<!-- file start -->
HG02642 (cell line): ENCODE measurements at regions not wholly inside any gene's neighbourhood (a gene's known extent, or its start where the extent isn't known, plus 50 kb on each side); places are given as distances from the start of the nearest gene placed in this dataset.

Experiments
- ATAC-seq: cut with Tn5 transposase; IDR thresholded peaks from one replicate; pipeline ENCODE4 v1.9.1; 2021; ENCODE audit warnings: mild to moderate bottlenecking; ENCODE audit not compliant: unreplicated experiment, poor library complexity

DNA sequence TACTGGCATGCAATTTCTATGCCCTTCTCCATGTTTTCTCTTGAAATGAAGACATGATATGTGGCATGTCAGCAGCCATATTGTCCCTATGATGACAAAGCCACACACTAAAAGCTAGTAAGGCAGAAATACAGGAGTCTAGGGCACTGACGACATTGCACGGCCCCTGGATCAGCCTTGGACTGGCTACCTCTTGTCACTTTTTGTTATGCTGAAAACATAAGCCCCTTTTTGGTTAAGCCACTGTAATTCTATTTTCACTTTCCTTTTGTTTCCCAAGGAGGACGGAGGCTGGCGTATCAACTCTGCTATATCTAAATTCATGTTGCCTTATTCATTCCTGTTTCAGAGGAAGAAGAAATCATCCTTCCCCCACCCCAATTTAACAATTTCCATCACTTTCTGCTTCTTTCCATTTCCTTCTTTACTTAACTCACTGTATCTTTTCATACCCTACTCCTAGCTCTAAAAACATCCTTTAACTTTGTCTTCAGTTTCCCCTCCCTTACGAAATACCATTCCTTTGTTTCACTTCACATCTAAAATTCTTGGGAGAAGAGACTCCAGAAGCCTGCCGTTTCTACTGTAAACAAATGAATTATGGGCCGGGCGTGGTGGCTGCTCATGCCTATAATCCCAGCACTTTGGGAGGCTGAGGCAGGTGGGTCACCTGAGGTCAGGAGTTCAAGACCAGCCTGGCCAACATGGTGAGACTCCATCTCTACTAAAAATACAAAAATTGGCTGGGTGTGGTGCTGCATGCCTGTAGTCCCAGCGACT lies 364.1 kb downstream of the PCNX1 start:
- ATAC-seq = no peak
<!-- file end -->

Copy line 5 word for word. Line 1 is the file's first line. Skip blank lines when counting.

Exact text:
- ATAC-seq = no peak